Saudi Arabia will provide $400 million in humanitarian aid to Ukraine, the kingdom said Friday, as it faces fallout from its decision to side with Russia on a deal to cut oil production.
Saudi Arabia’s move on oil this month angered President Joe Biden and top U.S. lawmakers, who have called for a wholesale reevaluation of ties with Saudi Arabia. The United States has said that a rise in oil prices resulting from decreased production would increase Russia’s war chest and undermine global efforts to isolate Moscow.
The decision by Saudi Arabia, Russia, and other members of the OPEC+ energy group undercut the United States- and Europe-led attempts to choke off revenue from Moscow’s lucrative crude sales.
Crown Prince Mohammed bin Salman, Saudi Arabia’s de facto ruler, spoke with President Volodymyr Zelenskyy of Ukraine on Friday and offered the aid to “alleviate the human suffering of the Ukrainian people,” according to the official Saudi Press Agency. Zelenskyy wrote on Twitter that Saudi Arabia would provide financial aid to Ukraine, but he did not specify the amount or the timing.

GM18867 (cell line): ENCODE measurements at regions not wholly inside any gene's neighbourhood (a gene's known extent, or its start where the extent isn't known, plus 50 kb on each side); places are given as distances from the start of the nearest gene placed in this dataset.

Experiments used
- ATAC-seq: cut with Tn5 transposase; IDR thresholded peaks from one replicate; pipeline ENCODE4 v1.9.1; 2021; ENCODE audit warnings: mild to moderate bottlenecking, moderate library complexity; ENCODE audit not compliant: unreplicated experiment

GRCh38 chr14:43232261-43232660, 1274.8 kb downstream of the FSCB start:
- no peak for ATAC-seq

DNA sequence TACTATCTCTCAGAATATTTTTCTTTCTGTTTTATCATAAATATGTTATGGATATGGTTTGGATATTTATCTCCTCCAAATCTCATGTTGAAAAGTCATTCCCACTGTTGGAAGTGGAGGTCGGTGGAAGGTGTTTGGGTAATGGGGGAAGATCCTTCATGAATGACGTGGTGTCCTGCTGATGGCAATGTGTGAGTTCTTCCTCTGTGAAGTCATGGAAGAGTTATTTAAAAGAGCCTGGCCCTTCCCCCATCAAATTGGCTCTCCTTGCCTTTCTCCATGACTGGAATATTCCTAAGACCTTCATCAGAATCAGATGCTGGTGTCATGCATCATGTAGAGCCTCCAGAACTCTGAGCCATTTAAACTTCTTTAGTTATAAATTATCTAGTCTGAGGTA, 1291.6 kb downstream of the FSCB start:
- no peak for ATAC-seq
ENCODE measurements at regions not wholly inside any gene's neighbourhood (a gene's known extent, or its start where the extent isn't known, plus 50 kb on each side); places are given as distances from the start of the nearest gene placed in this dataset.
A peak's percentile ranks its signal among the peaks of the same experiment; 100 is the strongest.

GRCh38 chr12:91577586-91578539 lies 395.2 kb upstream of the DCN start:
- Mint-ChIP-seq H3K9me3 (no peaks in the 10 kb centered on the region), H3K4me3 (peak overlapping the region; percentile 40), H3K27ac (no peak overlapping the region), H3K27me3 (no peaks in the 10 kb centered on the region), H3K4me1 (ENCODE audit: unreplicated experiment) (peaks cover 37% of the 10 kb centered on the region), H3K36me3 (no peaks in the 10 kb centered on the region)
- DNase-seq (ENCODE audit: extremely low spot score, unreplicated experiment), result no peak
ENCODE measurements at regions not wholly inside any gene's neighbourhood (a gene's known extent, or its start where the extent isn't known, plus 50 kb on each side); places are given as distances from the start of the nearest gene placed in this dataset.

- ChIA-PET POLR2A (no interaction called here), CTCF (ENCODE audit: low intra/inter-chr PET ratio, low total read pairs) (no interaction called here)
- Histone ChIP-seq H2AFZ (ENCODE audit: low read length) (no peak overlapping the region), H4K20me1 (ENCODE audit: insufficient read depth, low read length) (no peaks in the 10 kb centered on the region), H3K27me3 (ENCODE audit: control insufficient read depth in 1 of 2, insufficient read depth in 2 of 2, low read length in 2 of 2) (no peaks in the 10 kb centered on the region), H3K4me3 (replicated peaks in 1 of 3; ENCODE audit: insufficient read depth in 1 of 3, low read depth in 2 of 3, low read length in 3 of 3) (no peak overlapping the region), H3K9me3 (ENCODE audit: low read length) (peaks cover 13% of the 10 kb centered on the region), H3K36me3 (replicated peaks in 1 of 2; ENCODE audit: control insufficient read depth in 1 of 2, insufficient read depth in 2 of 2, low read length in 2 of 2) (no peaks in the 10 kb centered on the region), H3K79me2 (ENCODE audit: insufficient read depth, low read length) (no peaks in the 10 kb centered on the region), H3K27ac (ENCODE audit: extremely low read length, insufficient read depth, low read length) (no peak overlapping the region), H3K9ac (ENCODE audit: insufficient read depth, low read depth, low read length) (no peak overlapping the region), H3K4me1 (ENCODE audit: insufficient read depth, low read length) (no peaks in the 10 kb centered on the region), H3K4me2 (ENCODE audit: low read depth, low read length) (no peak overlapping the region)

The two men also discussed the release of Ukrainian prisoners of war, Zelenskyy said. The Saudi crown prince played a part in a September prisoner swap between Russia and Ukraine, during which some of the detainees were transferred to Saudi Arabia.
Zelenskyy also said he had thanked the crown prince for Saudi Arabia’s vote in the United Nations General Assembly this week to condemn Russia’s annexation of occupied territory in four regions of Ukraine. The largely symbolic resolution passed 143-5.
Biden has warned of consequences for the Saudi- and Russia-led oil deal that was announced on Oct. 5. The United States has threatened to block future arms sales to Saudi Arabia or to pass legislation allowing lawsuits for price fixing.
The kingdom has responded with public accusations that appeared to suggest that the United States was acting out of domestic political considerations, such as gas prices and November’s midterm elections, rather than concern for Ukraine’s interests.
(Author: Victoria Kim)/(c.2021 The New York Times Company)